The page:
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The Unreasonably Hospitable Publisher

How Racket embraces a book ostensibly about the restaurant industry.
Jun | 24 | 2024
  Jun | 24 | 2024
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BY Phil Simon
  Phil Simon

The Unreasonably Hospitable Publisher

How Racket embraces a book ostensibly about the restaurant industry.
Phil Simon
Jun | 24 | 2024

The Unreasonably Hospitable Publisher

TL;DR: How Racket embraces a book ostensibly about the restaurant industry.
Phil Simon
Jun | 24 | 2024

The new season of The Bear drops soon, and I can’t wait. The show revolves around an eponymously named Chicago restaurant, and Forks is arguably its best episode. IMDB gives it a 9.7.

Here’s a quick synopsis: Ebon Moss-Bachrach’s character, the volatile and stubborn Richie Jerimovich, finally buys in. He suddenly makes fundamental changes to his life. It’s freakin’ amazing to watch.

And now a clip:

At one point, Richie starts reading Will Guidara’s bestseller Unreasonable Hospitality. (I’m nearly finished with the audiobook myself.)

Ebon Moss-Bachrach in The Bear.

A lightbulb goes off. Richie suddenly gets it and sheds the ‘tude. He strives to make each customer experience unique. He begins anticipating their needs and even wearing suits. It’s downright inspiring to watch the transformation. (Moss-Bachrac won an Emmy for his performance.)

Questions

Needless to say, you needn’t work in a restaurant to practice unreasonable hospitality. In the brief time that Racket has existed, I’ve asked myself the following Bear-like questions:

  • Can we build and use the best book-management system on the planet—and tweak it to meet its clients’ preferences?
  • Can its cover designers provide extra ideas, even though the client didn’t specifically ask for them?
  • Can its copyeditor fact-check something that seems a smidge fishy?
  • Can its interior designer change a book’s figures at the last minute because a client changed her mind?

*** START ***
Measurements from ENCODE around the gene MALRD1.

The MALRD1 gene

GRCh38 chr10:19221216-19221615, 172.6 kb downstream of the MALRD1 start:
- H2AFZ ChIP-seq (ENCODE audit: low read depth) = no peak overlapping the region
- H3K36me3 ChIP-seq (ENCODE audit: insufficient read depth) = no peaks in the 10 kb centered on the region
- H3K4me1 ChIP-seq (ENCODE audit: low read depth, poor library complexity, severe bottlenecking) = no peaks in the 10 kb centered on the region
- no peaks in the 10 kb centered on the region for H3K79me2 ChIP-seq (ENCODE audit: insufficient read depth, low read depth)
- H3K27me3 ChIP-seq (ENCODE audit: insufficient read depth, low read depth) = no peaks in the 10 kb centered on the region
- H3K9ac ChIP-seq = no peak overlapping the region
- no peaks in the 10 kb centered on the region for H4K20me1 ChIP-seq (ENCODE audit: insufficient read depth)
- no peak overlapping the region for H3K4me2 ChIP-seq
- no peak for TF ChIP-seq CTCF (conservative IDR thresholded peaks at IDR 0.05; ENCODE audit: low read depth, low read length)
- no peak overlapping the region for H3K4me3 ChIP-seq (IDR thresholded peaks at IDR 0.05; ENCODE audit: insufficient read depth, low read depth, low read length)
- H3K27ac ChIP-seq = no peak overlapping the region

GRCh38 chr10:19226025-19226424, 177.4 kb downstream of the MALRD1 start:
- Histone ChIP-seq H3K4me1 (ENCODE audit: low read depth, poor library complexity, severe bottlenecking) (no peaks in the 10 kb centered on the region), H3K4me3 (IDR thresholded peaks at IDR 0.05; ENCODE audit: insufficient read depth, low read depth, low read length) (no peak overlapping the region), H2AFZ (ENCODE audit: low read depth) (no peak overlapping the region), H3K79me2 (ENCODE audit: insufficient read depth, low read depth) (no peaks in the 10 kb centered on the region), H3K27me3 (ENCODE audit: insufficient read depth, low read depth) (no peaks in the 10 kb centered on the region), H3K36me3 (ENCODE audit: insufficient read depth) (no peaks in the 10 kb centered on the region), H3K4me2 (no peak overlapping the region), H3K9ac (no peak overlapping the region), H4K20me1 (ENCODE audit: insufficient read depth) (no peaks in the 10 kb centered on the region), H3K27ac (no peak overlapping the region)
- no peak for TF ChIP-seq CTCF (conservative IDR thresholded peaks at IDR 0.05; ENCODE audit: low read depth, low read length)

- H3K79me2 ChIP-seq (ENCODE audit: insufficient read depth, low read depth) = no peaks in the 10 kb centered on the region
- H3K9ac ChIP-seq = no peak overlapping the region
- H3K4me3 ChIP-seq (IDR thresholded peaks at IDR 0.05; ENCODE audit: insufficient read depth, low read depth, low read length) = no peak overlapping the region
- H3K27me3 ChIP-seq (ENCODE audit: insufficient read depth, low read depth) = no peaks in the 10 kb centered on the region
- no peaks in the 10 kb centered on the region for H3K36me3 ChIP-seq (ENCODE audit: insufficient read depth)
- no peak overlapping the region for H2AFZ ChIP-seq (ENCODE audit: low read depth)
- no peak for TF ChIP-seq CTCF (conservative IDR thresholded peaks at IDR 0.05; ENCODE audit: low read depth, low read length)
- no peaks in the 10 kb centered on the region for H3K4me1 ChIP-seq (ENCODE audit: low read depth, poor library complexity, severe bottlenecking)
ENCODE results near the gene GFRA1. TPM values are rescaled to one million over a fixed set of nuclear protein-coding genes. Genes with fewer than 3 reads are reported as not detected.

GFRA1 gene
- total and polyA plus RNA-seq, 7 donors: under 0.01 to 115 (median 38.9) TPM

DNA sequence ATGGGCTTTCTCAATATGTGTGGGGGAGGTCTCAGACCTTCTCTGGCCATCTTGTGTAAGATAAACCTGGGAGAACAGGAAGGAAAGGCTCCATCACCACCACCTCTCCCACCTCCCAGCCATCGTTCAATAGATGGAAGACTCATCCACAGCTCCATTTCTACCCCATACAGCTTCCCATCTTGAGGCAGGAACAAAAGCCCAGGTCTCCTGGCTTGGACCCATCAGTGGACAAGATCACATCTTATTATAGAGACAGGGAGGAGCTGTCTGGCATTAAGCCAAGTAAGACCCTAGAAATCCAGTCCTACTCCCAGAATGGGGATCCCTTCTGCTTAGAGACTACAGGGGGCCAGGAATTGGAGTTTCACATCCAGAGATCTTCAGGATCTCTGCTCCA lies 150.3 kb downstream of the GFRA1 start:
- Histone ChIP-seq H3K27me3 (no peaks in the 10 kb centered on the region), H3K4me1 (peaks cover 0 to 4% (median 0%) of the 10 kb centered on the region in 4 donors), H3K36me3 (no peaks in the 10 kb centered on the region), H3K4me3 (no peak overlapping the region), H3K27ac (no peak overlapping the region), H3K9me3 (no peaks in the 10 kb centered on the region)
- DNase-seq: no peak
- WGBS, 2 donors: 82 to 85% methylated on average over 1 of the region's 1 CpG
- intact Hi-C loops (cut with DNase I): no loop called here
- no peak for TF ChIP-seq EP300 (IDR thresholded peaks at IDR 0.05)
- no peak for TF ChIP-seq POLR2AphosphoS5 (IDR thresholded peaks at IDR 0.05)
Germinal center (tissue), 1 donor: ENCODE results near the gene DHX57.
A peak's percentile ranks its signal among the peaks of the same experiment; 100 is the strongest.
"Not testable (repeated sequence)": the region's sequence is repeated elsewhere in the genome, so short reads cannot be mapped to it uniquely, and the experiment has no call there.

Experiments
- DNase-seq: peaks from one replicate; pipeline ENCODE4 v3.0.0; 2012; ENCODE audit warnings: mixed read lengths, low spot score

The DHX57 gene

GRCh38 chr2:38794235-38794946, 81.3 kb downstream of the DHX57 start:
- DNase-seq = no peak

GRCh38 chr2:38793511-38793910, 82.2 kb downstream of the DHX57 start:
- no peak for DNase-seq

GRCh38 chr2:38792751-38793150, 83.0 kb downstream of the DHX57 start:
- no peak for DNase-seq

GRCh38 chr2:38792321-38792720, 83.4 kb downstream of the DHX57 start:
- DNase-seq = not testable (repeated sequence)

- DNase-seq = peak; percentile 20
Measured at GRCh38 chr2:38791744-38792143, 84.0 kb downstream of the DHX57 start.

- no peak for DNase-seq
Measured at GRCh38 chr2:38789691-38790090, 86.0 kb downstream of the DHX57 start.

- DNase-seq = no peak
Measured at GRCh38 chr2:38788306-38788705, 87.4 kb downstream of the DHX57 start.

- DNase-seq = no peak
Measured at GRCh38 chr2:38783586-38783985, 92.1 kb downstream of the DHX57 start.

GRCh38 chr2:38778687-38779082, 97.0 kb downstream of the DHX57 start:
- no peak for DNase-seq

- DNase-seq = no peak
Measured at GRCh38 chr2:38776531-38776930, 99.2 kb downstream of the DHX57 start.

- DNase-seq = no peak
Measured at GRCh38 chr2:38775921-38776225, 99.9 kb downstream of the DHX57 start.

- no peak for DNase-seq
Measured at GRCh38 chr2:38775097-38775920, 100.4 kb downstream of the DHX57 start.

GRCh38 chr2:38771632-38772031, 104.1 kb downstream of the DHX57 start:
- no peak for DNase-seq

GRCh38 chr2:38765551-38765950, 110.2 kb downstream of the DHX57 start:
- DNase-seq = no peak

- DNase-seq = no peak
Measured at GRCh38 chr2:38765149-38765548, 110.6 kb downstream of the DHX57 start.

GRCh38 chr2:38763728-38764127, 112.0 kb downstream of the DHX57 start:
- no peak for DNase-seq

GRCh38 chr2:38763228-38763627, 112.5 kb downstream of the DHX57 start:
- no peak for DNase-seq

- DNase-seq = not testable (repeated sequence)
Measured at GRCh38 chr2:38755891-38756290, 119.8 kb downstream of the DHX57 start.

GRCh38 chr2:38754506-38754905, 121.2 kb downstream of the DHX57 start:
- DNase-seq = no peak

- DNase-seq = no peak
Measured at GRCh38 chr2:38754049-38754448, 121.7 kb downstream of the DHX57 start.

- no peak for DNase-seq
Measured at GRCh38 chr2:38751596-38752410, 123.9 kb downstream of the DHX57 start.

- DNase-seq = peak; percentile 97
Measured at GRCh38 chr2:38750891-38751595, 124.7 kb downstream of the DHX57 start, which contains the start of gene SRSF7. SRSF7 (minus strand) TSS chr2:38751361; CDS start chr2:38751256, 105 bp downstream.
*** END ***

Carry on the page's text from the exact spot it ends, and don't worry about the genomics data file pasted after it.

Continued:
• Can I go above and beyond the call of duty? For example, in my spare time, can I find the time to read a lengthy book on a subject to better educate myself about my new client’s industry so I can ghostwrite more effectively?
  • Can its small but mighty team take an emergency meeting on Thanksgiving morning to accommodate a client’s last-minute request?
  • Can we put a project on hold for three months because the client needs an unexpected hiatus?
  • Can we regularly deliver the goods before they’re due?
  • Can we comp a client free training classes?
  • Can we send a nice bottle of red wine to a client to congratulate her on her new book?
  • Can we conduct AI experiments and see how they can improve the publishing process?

And, no, in almost all of these cases, the client didn’t even need to ask the question. One of the fulcrums of Unreasonable Hospitality is anticipating customer needs in advance. If Richie can do it on The Bear, then so can Racket, dammit.

On Books and Wicked Environments

If Richie can do it on The Bear, then so can we, dammit.

At the risk of being immodest, that philosophy is paying off. The fifth Racket title is coming soon, and a previous client referred the author to us. The former found us pleasantly unreasonable.

What You Need to Know

There are plenty of traditional and hybrid publishers out there. Regardless of which path you take, lines are blurring. Before signing anything, ask yourself this question: Did the publisher’s previous authors find its personnel unreasonably hospitable?

If not, then we should chat.

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